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Ounce of prevention is worth a pound of cure

Health & Medical

SOUTH Australian Scientist of the Year Professor Graeme Young is calling for more investment on the implementation of existing research findings and knowledge in the wake of the Australian Government’s announcement of a $20bn research fund.

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Millions of lives could be saved globally if more funding were to be made available for cancer screening.

Professor Young, who is one of the world’s leading experts on bowel cancer, emphasises the Union Internationale Contre le Cancer (UICC) view that one-third of cancer deaths can be avoided through prevention, and another third through early detection and treatment.

“This means that millions of lives could be saved globally if more funding were to be made available for cancer screening, promoting lifestyle change and reducing exposure to the agents that cause cancer,” he said. “In many cases we know what to do, but not how to do it effectively.”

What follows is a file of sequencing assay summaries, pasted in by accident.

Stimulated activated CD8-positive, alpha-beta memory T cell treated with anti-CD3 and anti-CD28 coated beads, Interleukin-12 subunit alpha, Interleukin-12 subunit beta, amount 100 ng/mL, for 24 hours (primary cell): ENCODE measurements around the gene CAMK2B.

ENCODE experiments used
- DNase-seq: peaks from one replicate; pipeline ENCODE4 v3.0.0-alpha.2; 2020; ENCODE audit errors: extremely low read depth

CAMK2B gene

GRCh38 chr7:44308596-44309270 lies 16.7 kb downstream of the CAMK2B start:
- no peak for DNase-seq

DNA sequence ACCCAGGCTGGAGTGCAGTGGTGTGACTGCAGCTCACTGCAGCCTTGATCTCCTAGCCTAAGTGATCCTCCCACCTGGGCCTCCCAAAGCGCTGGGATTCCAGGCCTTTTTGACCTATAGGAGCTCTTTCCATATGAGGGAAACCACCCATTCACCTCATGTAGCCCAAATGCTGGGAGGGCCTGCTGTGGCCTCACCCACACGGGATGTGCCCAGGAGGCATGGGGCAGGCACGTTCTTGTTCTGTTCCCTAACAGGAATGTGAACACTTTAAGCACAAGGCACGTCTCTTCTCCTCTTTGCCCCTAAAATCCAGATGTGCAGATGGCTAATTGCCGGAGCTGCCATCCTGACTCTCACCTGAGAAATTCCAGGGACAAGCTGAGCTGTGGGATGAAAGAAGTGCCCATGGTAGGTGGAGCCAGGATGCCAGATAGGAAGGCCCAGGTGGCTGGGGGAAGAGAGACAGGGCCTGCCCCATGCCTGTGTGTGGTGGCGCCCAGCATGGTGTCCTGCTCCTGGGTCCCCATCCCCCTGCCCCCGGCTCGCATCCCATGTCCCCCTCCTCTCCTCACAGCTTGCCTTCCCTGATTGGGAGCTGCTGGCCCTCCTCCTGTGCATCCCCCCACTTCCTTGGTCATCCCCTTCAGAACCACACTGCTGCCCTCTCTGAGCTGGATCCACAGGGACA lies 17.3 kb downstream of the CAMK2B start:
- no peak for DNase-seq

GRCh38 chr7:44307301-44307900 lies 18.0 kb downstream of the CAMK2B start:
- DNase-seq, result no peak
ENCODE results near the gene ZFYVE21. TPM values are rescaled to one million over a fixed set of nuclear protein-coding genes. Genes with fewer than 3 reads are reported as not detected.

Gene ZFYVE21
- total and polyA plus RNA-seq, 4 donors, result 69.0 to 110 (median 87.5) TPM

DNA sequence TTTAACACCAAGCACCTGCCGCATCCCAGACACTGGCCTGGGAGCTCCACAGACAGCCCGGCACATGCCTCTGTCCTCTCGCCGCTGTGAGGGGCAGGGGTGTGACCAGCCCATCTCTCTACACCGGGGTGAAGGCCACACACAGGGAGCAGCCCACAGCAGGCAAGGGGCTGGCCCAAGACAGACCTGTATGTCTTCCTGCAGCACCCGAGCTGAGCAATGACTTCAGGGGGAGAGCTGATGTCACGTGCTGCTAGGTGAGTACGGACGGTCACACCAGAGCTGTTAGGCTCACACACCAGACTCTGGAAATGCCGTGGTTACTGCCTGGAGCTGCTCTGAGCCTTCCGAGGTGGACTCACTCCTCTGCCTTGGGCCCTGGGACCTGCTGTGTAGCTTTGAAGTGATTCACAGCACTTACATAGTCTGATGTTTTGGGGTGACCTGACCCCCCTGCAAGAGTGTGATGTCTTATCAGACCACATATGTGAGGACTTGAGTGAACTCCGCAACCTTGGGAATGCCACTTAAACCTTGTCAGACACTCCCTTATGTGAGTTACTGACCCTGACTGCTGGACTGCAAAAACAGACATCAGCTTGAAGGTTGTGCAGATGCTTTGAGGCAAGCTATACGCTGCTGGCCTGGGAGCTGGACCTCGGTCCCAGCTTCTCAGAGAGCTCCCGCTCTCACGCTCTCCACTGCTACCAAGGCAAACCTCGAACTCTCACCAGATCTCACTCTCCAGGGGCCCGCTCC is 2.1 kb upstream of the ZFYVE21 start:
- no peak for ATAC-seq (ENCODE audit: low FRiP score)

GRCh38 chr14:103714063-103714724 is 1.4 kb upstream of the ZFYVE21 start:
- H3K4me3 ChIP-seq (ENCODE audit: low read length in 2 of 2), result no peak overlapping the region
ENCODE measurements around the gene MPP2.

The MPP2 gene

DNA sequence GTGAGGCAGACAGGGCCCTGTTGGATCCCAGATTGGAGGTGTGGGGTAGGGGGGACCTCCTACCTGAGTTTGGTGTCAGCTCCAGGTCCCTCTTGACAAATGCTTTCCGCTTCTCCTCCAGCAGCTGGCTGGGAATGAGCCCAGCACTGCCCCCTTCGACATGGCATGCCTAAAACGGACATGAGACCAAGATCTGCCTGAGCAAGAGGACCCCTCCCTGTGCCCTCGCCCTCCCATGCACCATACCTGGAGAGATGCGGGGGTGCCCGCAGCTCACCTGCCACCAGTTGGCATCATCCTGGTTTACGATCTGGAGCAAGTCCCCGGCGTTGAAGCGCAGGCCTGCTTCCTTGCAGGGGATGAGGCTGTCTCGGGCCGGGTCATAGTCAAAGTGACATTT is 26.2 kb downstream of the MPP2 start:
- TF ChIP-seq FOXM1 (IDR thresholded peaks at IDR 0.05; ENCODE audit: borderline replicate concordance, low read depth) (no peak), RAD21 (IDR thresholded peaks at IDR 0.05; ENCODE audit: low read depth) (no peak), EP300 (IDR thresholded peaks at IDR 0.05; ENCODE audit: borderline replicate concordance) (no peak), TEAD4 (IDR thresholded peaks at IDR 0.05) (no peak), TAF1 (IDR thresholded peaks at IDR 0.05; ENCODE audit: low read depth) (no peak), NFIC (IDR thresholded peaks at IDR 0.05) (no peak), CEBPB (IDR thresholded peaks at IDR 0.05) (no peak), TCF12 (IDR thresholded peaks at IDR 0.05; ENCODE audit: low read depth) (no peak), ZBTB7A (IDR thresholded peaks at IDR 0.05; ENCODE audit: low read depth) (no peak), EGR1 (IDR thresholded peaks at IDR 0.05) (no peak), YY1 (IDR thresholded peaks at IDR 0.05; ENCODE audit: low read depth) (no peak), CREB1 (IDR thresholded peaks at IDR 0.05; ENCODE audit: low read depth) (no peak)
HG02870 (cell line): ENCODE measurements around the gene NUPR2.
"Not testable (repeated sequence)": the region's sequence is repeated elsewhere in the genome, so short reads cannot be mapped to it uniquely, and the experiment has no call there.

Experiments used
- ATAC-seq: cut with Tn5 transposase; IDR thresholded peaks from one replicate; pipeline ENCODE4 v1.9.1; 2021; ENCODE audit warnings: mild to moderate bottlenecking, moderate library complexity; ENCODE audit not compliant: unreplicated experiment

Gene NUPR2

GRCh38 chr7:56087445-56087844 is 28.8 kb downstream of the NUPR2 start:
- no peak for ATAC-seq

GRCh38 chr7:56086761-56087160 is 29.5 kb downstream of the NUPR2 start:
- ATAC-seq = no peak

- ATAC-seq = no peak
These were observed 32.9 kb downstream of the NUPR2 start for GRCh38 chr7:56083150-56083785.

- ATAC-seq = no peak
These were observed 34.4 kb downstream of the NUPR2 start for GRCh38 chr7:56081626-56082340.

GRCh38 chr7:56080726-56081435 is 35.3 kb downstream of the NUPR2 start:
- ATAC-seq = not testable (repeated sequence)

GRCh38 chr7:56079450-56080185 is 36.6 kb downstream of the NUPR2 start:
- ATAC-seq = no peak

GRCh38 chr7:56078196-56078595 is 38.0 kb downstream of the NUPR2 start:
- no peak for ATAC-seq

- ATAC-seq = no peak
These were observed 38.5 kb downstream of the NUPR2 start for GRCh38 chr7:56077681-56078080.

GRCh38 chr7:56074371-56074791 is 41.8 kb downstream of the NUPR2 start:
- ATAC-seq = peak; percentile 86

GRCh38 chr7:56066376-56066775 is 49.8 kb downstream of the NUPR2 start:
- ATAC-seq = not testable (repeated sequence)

He said UICC figures showed that up to four million lives and billions of dollars could be saved globally by preventative measures.

Professor Young said that with figures forecasting an increase of 75% in cancer cases over the next two decades, it was time for any government that wanted to control spiralling cancer care costs to focus more on prevention.

He will make his case during the inaugural Graeme Young Oration at the Science Exchange Auditorium in Adelaide this evening. The oration, titled ‘Can Cancer be Prevented’ will argue that the most effective weapons in the fight against cancer are early diagnosis and prevention.

Professor Young, who is Chairman of the Governing Council at the Flinders Centre for Innovation in Cancer, made international headlines in March this year when he presented initial evidence that a new blood test for bowel cancer based on genes can detect 65 per cent of cases.

He also played a key role in the National Bowel Screening Program, in which people aged over 50 send a tiny stool sample through the post to screen for bowel cancer.

His research has shown that the program detects cancer early and so will lead to thousands of lives being saved through early detection.

This is a Creative Commons story from The Lead South Australia, a news service providing stories about innovation in South Australia. Please feel free to use the story in any form of media. The story sources are linked in with the copy and all contacts are willing to talk further about the story. Copied to Clipboard

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